Cite This Page:

Elsevier Health Sciences. "Minimally invasive lymph node dissection in breast cancer has advantages over conventional surgery." ScienceDaily. ScienceDaily, 9 November 2012. <www.sciencedaily.com/releases/2012/11/121109084234.htm>.
Elsevier Health Sciences. (2012, November 9). Minimally invasive lymph node dissection in breast cancer has advantages over conventional surgery. ScienceDaily. Retrieved October 1, 2014 from www.sciencedaily.com/releases/2012/11/121109084234.htm
Elsevier Health Sciences. "Minimally invasive lymph node dissection in breast cancer has advantages over conventional surgery." ScienceDaily. www.sciencedaily.com/releases/2012/11/121109084234.htm (accessed October 1, 2014).

Share This



More Health & Medicine News

Wednesday, October 1, 2014

Featured Research

from universities, journals, and other organizations


Featured Videos

from AP, Reuters, AFP, and other news services

Some Positive Ebola News: Outbreak 'Contained' In Nigeria

Some Positive Ebola News: Outbreak 'Contained' In Nigeria

Newsy (Sep. 30, 2014) The CDC says a new case of Ebola has not been reported in Nigeria for more than 21 days, leading to hopes the outbreak might be nearing its end. Video provided by Newsy
Powered by NewsLook.com
UN Ebola Mission Head: Immediate Action Is Crucial

UN Ebola Mission Head: Immediate Action Is Crucial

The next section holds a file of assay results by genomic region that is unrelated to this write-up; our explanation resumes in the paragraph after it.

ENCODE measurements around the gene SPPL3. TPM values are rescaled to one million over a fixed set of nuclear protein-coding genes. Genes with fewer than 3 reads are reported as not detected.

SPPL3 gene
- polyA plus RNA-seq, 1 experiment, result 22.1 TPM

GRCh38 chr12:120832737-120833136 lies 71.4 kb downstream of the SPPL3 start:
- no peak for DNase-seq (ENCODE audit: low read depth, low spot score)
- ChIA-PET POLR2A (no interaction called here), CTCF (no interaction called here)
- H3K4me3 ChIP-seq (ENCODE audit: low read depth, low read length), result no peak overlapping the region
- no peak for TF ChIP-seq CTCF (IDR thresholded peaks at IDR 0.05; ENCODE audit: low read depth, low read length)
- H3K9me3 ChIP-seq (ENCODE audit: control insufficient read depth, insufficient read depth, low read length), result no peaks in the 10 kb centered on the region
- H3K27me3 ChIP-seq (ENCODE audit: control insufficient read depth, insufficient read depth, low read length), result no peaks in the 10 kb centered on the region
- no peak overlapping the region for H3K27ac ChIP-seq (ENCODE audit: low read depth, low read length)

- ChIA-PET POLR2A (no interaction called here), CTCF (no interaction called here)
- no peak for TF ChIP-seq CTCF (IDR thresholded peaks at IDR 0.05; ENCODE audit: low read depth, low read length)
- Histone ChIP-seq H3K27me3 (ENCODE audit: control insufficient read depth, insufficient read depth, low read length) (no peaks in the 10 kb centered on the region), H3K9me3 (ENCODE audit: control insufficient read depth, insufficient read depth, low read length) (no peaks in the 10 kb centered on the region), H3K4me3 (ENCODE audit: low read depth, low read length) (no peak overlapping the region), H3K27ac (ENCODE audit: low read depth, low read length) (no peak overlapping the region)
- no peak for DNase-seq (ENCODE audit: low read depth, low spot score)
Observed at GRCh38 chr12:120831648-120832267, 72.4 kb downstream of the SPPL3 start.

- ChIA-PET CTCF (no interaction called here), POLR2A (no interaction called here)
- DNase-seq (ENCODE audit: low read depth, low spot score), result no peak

AFP (Sep. 30, 2014) The newly appointed head of the United Nations Mission for Ebola Emergency Response (UNMEER), Anthony Banbury, outlines operations to tackle the virus. Duration: 00:39 Video provided by AFP
Powered by NewsLook.com
CDC Confirms First Case of Ebola in US

CDC Confirms First Case of Ebola in US

AP (Sep. 30, 2014) The CDC has confirmed the first diagnosed case of Ebola in the United States. The patient is being treated at a Dallas hospital after traveling earlier this month from Liberia. (Sept. 30) Video provided by AP
Powered by NewsLook.com
New Breast Cancer Drug Extends Lives In Clinical Trial

New Breast Cancer Drug Extends Lives In Clinical Trial

Newsy (Sep. 30, 2014) In a clinical trial, breast cancer patients lived an average of 15 months longer when they received new drug Perjeta along with Herceptin. Video provided by Newsy
Powered by NewsLook.com

Search ScienceDaily

Number of stories in archives: 140,361

Find with keyword(s):
Enter a keyword or phrase to search ScienceDaily for related topics and research stories.

Save/Print:
Share:

Breaking News:

Strange & Offbeat Stories


Health & Medicine

Mind & Brain

Living & Well

In Other News

... from NewsDaily.com

Science News

Health News

Environment News

Technology News



Save/Print:
Share:

Free Subscriptions


Get the latest science news with ScienceDaily's free email newsletters, updated daily and weekly. Or view hourly updated newsfeeds in your RSS reader:

Get Social & Mobile


Keep up to date with the latest news from ScienceDaily via social networks and mobile apps:

Have Feedback?


Tell us what you think of ScienceDaily -- we welcome both positive and negative comments. Have any problems using the site? Questions?
Mobile: iPhone Android Web
Follow: Facebook Twitter Google+
Subscribe: RSS Feeds Email Newsletters
Latest Headlines Health & Medicine Mind & Brain Space & Time Matter & Energy Computers & Math Plants & Animals Earth & Climate Fossils & Ruins